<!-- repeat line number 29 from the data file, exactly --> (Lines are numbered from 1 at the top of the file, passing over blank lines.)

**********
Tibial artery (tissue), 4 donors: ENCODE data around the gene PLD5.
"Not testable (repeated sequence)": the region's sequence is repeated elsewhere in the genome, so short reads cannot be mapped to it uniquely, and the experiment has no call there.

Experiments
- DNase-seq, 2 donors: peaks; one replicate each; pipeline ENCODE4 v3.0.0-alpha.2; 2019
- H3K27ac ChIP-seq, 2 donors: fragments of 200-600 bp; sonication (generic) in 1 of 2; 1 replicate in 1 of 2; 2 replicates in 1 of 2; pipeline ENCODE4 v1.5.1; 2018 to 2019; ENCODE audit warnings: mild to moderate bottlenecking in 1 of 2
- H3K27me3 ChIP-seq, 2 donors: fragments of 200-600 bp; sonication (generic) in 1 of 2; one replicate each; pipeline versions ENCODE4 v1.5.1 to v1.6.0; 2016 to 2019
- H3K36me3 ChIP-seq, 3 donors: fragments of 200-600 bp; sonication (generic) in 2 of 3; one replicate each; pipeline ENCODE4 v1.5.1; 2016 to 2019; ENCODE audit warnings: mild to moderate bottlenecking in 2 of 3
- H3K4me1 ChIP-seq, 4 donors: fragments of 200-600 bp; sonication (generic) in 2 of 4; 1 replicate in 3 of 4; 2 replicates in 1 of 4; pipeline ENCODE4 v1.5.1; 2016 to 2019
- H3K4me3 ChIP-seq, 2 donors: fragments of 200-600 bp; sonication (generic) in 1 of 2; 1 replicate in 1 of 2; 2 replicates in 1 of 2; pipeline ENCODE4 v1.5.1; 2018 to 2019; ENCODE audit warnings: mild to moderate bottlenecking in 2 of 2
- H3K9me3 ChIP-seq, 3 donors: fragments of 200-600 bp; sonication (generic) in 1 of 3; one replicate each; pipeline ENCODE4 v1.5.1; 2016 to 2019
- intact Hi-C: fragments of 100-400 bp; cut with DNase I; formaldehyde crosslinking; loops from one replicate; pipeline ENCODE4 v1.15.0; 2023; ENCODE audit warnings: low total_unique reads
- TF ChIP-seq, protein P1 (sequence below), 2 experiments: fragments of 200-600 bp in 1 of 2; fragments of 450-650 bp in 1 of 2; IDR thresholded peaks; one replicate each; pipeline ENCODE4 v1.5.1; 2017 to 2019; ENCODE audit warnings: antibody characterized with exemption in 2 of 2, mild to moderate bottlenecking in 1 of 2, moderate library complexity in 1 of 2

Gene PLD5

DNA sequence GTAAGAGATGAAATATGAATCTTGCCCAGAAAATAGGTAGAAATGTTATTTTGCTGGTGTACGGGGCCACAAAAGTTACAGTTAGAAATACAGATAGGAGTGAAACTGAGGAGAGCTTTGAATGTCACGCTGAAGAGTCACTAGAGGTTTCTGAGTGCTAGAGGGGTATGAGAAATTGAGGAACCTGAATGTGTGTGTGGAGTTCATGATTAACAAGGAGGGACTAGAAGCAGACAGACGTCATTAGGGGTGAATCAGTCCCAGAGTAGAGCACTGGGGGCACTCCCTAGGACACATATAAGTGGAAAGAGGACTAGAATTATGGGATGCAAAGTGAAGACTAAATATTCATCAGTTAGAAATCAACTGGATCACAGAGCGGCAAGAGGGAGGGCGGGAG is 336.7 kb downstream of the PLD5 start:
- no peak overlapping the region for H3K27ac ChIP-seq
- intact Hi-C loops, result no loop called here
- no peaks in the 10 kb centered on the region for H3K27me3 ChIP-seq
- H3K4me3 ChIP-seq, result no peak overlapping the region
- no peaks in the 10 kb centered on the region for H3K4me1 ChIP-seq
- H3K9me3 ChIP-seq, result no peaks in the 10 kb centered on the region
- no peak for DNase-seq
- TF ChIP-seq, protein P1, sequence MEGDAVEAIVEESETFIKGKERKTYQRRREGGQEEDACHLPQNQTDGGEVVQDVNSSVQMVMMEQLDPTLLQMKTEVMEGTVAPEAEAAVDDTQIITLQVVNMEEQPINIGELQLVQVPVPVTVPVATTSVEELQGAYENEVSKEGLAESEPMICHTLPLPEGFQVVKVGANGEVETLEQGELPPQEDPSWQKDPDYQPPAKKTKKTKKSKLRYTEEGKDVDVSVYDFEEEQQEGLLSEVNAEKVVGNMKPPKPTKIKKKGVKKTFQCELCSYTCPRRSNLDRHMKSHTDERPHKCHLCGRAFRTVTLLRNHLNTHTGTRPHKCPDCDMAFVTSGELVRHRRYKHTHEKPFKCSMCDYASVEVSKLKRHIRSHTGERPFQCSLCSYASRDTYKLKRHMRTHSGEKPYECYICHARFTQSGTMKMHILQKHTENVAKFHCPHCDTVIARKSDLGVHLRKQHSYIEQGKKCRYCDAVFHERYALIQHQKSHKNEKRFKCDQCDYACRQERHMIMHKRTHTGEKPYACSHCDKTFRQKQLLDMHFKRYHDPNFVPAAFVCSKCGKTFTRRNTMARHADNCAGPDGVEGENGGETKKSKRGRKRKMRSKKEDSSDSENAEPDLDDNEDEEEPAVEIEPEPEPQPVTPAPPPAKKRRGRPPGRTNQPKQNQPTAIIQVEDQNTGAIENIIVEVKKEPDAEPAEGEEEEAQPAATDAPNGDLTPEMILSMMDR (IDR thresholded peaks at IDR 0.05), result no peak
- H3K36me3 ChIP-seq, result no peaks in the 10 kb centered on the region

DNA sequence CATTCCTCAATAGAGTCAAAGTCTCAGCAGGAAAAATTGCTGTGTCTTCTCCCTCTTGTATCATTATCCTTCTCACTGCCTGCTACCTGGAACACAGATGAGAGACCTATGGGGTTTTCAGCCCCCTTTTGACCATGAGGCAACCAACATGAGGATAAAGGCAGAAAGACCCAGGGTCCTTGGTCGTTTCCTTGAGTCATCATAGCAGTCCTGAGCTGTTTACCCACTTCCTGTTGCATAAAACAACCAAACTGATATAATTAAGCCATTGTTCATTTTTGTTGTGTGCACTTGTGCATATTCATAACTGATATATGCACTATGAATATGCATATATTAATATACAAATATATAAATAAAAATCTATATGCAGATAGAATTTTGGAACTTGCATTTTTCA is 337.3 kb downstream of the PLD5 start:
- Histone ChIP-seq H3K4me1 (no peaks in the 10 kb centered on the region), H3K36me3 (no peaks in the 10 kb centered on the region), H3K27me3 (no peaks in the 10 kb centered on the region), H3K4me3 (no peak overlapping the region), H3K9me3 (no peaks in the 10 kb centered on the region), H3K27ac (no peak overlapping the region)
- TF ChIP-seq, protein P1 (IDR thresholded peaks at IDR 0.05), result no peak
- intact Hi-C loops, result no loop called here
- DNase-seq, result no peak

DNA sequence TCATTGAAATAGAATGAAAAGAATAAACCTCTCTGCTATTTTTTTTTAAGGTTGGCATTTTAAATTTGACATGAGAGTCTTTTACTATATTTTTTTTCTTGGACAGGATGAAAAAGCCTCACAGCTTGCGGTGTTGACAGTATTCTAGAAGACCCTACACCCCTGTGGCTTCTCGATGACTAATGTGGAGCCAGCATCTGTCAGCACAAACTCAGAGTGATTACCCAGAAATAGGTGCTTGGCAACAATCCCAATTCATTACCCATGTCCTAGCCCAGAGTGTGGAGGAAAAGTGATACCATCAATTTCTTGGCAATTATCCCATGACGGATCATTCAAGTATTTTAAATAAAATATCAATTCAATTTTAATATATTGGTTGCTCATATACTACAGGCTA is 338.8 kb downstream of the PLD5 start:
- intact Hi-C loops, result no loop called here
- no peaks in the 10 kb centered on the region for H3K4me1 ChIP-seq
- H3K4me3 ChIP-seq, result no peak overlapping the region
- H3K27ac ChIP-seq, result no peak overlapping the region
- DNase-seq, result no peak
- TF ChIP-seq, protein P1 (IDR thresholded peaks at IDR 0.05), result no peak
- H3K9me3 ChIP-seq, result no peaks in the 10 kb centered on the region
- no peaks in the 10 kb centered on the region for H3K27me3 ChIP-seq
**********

DNA sequence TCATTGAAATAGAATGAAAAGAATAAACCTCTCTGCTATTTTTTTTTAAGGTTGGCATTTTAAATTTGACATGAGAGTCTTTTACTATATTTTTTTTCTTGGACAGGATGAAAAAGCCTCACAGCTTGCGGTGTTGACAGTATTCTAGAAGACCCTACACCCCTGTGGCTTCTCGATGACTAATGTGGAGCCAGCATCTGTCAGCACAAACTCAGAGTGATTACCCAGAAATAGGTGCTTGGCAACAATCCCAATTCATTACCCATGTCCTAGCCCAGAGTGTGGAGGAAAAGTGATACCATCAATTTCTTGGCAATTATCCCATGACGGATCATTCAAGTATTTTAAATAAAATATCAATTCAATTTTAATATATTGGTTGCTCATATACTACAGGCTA is 338.8 kb downstream of the PLD5 start: